Powerful images from an unusual war photographer celebrate communities’ survival in between military emergencies.
Sergey Ponomarev is a war photographer, but not the sort you’d expect. There are no fighter jets, no uniformed soldiers, no weapons or armoured tanks here. Ponamarev chronicles war in its more contemporary guises: the insurgency and urban guerrilla warfare that deals out destruction in small, daily helpings, slowly eroding city infrastructures and coats streets and buildings in grey dust. And yet Ponomarov is less interested in the colourlessness and death wrought by war than the pockets of life and colour that still remain. He chronicles war as it is experienced by the survivors – the citizens of Kabul, Kiev, Aleppo – that is, as a ‘way of life’.
The time lived between emergencies can blossom into serene outdoor picnics (momentarily troubled by the appearance of helicopters in an otherwise clear-blue sky), or football games improvised over lunar expanses of rubble and debris. The Moscow photographer, born in 1980, captures a paradoxical state of affairs in which life’s little joys are made to mingle with horror, destruction and despair.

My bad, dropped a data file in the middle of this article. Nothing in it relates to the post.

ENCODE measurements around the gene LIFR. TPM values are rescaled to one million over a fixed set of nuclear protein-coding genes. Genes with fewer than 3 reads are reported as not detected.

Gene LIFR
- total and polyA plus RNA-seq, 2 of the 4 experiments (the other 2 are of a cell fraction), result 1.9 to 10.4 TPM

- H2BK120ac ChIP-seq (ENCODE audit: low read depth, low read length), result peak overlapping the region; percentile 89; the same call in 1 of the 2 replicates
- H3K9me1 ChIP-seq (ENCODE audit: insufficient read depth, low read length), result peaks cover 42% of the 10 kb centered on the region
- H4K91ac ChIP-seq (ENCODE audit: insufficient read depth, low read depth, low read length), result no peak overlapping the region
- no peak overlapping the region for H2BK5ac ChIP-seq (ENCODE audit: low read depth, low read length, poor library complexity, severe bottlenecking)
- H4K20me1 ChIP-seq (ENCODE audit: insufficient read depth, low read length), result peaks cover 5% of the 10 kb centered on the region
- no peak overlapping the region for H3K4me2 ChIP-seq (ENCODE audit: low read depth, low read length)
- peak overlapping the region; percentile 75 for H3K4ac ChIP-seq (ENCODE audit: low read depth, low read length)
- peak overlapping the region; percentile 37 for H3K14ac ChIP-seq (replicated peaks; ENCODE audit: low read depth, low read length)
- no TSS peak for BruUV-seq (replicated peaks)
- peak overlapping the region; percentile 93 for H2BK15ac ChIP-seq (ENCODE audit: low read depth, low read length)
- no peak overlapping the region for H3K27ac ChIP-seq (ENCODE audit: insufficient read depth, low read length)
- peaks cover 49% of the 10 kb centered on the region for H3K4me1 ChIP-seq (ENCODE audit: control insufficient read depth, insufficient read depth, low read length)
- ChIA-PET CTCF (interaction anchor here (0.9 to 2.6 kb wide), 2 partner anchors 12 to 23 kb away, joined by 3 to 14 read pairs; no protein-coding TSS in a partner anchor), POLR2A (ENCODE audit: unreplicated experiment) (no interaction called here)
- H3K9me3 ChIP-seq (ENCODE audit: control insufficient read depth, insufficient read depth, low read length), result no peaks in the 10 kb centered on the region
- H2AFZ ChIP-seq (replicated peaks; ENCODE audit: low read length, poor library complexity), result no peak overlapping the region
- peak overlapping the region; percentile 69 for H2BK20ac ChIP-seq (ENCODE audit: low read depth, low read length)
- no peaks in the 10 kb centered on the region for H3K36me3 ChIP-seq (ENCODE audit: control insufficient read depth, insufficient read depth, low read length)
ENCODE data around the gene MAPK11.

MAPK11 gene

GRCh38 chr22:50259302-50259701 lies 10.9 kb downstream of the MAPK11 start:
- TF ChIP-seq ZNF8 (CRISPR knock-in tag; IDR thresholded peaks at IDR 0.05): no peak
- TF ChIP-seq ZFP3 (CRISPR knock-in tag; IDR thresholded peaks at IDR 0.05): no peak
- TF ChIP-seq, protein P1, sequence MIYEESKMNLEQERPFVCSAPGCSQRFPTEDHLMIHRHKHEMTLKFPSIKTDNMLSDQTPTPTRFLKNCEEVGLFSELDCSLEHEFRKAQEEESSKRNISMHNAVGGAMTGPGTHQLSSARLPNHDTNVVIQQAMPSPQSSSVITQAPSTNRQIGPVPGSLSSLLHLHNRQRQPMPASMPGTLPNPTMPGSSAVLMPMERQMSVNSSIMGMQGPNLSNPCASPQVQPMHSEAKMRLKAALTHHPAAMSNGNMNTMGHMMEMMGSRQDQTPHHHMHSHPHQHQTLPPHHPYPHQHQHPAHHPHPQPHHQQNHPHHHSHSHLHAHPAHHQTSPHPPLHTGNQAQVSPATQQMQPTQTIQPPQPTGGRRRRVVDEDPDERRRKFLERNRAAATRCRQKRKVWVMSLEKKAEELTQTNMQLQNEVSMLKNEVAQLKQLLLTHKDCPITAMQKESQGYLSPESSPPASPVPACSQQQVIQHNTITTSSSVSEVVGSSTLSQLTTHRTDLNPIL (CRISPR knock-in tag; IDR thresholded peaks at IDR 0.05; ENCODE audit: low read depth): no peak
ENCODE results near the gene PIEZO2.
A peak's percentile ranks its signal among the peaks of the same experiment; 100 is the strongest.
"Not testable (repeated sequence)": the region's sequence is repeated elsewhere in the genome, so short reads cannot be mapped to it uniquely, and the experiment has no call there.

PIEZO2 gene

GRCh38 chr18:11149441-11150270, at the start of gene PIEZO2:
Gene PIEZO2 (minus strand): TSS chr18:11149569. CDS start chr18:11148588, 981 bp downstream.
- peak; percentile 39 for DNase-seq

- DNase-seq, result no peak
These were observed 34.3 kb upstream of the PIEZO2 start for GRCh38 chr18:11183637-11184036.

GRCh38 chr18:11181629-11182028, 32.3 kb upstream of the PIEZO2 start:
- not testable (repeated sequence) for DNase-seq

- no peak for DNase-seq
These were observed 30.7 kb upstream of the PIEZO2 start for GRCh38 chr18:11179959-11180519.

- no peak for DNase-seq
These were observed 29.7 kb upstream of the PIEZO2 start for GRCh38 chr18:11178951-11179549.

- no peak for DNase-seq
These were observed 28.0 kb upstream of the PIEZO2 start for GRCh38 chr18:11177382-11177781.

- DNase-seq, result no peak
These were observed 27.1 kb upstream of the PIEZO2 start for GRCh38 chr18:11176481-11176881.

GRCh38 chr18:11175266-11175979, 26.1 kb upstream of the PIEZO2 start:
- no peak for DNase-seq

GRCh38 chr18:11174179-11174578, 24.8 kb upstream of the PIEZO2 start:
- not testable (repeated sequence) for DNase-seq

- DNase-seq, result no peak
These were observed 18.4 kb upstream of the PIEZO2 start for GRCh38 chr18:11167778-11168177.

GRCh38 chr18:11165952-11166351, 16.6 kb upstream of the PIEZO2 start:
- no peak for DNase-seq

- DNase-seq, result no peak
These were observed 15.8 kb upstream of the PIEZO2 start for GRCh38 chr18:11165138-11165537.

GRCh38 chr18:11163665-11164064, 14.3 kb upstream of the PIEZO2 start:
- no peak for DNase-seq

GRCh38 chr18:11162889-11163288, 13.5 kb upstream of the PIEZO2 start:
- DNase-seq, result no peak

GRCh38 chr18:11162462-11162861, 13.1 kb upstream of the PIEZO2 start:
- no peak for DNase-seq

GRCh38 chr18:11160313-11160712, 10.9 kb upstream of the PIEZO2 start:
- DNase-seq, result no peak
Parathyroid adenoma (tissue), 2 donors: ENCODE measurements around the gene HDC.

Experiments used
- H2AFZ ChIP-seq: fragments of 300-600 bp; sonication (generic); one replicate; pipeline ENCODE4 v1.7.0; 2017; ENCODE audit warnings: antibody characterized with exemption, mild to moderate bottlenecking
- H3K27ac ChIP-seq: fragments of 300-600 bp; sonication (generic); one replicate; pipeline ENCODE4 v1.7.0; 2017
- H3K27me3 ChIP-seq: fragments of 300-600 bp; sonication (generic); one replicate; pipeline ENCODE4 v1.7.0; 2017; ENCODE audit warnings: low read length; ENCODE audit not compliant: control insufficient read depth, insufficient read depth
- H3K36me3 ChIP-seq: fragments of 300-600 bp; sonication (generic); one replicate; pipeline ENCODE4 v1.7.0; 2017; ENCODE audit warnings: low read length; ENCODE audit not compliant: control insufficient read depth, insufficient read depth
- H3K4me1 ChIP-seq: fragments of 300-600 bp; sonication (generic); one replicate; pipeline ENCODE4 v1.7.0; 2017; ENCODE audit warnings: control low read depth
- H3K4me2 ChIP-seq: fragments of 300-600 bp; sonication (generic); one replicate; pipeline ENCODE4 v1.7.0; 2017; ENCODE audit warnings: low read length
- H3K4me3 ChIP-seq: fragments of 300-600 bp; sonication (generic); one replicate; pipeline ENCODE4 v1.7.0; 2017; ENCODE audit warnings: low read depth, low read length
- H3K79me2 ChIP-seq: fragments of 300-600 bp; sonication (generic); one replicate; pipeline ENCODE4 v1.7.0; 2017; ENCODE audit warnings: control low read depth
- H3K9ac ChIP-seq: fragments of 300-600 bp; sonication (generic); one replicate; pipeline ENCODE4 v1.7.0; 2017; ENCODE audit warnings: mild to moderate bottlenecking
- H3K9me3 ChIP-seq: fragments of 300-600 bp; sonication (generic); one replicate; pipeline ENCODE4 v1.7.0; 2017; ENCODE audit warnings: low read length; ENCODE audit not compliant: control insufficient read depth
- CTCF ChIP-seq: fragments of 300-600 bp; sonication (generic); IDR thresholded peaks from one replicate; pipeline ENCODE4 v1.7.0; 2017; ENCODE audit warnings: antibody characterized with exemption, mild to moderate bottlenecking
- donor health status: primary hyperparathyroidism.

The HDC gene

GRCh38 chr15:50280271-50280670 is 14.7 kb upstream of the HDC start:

Like the Palestinians who sweep the dusty streets of Gaza each morning before prayer, the people photographed by Ponomarev seem to live Sisyphean lives, forced daily to rebuild or repair whatever damage wrought during the night. But as Ponomarev wants to show, they continue to insist on reclaiming their lives.